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Microbiology. 2002 Jul;148(Pt 7):2055-64.

Bovine immunoglobulin A (IgA)-binding activities of the surface-expressed Mig protein of Streptococcus dysgalactiae.

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Veterinary Infectious Disease Organization (VIDO), Saskatoon, Saskatchewan, Canada S7N 5E3 Canadian Bacterial Diseases Network, Calgary, Alberta, Canada.


The Mig protein of Streptococcus dysgalactiae is a type III immunoglobulin G (IgG)-binding protein, expressing IgG- and alpha2-macroglobulin (alpha2-M)-binding receptors. This study showed that the Mig protein also displays binding activities to bovine immunoglobulin A (B-IgA). Biotin-labelled bovine serum IgA bound immobilized recombinant Mig and alpha2-M receptors derived from Mig, as well as the native Mig extracted from the surface of S. dysgalactiae strain SDG8 and the alpha(2)-M receptor released from the isogenic mig mutant strain Mig8-Mt, as determined by Western blotting and ELISA. There was no B-IgA binding activity to the immobilized IgG receptor derived from Mig or the proteins in the culture supernatant from the mig mutant strain Mig7-Mt, in which expression of Mig or Mig-related peptides on the cell surface was completely abolished. In a reciprocal experiment, biotin-labelled Mig was found to bind immobilized bovine serum IgA but not human IgA (H-IgA). The binding of Mig to bovine serum IgA was competitively inhibited by unlabelled Mig, intact and truncated alpha(2)-M receptors, and bovine serum IgA, but not by the Mig-IgG receptor, H-IgA or B-IgG. The binding of Mig and partially purified bovine secretory IgA (B-sIgA) was also characterized by Western blotting. Membrane-immobilized B-sIgA did not react with the biotin-labelled Mig, whereas soluble B-sIgA showed binding activity to the immobilized alpha2-M receptor of Mig. It is therefore concluded that the 11 kDa N-terminal region of the alpha2-M receptor of the S. dysgalactiae Mig protein specifically binds soluble and immobilized bovine serum IgA, as well as soluble B-sIgA. This is believed to be the first report of a B-IgA-binding protein in S. dysgalactiae.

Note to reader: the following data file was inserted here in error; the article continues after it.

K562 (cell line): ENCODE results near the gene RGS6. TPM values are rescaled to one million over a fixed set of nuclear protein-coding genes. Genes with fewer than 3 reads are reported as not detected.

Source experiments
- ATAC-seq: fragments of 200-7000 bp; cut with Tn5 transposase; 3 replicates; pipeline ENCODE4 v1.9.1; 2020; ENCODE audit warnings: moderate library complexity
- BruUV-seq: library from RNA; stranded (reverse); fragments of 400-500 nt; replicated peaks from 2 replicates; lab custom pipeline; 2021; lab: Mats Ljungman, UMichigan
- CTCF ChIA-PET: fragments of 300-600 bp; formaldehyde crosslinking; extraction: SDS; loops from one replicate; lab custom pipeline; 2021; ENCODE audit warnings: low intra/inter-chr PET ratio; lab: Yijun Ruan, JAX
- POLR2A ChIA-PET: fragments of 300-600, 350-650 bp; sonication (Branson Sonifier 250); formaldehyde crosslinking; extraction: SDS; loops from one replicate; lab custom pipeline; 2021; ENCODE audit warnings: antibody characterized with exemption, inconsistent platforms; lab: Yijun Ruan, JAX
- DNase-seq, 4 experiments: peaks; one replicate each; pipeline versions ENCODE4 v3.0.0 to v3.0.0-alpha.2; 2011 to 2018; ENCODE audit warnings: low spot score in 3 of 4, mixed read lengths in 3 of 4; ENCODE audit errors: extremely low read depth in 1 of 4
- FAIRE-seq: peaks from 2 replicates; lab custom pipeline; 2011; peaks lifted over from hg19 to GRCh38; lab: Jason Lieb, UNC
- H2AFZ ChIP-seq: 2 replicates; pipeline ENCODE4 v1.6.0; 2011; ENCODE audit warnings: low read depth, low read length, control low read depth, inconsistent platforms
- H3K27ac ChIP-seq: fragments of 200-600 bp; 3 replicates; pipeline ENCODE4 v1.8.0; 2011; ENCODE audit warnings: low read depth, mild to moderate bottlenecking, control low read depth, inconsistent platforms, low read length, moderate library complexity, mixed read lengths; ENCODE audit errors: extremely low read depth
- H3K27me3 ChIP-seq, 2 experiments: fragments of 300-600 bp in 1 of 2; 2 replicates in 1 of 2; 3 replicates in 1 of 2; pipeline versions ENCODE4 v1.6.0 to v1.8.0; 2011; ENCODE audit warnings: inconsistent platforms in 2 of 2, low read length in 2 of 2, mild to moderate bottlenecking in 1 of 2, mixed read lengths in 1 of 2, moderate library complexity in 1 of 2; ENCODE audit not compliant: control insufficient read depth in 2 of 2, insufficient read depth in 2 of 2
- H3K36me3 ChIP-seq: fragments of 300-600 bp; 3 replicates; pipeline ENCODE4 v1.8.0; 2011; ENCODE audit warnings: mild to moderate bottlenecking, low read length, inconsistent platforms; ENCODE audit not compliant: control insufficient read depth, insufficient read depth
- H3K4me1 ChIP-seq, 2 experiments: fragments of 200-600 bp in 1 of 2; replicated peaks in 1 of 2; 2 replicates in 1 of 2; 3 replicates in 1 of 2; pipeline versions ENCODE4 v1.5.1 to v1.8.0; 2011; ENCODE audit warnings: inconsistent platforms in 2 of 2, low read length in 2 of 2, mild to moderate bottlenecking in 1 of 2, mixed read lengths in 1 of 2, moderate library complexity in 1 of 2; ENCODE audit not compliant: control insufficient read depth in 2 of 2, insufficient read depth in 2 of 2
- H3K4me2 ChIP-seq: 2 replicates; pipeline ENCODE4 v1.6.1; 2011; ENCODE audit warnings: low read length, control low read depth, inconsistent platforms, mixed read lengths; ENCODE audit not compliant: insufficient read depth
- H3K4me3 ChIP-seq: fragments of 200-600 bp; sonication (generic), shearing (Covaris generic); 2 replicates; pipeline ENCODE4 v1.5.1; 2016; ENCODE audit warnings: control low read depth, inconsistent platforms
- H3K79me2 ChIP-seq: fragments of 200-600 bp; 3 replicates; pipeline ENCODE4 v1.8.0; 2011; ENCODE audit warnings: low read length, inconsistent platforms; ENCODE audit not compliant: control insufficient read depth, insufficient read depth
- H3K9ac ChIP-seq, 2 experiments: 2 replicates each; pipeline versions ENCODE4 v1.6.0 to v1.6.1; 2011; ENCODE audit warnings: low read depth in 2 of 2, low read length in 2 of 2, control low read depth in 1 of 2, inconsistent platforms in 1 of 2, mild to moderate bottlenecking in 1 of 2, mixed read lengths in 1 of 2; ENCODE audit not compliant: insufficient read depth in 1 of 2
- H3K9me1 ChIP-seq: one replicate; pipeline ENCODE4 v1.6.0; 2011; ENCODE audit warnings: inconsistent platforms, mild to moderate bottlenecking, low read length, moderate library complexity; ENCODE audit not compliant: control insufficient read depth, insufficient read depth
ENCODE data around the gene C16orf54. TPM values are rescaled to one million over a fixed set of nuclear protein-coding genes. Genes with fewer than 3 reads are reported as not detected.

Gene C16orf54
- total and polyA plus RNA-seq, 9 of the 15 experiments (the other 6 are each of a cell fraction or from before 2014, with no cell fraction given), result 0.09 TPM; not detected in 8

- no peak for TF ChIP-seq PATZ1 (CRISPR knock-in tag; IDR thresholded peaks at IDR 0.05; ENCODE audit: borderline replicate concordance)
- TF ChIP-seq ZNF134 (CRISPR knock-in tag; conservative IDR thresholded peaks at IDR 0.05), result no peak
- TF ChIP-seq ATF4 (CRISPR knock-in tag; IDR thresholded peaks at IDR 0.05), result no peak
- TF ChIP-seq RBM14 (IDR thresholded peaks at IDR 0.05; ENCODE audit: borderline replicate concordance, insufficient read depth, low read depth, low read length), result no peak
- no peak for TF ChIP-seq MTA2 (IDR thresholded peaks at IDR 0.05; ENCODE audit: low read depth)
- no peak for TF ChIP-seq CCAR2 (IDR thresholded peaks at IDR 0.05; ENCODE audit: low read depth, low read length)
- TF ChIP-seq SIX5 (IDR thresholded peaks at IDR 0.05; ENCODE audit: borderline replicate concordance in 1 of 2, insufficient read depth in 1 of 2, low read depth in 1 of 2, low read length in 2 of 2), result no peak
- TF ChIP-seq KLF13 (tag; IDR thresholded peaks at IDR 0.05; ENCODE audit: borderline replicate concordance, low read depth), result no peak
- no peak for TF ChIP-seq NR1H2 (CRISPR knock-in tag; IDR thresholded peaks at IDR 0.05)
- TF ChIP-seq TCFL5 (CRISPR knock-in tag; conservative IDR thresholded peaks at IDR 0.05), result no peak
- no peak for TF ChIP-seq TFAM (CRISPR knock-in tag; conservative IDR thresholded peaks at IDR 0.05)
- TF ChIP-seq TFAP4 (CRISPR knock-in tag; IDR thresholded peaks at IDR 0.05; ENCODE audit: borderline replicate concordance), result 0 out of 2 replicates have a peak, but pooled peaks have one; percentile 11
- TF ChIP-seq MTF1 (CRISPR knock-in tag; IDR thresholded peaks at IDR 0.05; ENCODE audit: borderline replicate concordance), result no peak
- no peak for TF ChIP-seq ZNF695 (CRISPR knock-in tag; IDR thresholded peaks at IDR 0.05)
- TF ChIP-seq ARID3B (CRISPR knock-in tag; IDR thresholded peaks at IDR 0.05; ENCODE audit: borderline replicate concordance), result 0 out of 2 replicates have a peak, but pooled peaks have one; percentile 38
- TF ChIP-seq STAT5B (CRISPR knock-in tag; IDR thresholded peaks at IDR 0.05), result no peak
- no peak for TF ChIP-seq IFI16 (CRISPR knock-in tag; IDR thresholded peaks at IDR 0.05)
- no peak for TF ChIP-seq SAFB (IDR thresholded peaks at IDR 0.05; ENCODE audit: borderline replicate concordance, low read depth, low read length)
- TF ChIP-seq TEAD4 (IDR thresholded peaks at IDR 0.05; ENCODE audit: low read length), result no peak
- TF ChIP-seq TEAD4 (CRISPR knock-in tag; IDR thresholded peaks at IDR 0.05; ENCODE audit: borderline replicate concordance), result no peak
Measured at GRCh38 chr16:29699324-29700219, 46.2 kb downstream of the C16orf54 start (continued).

[Indexed for MEDLINE]

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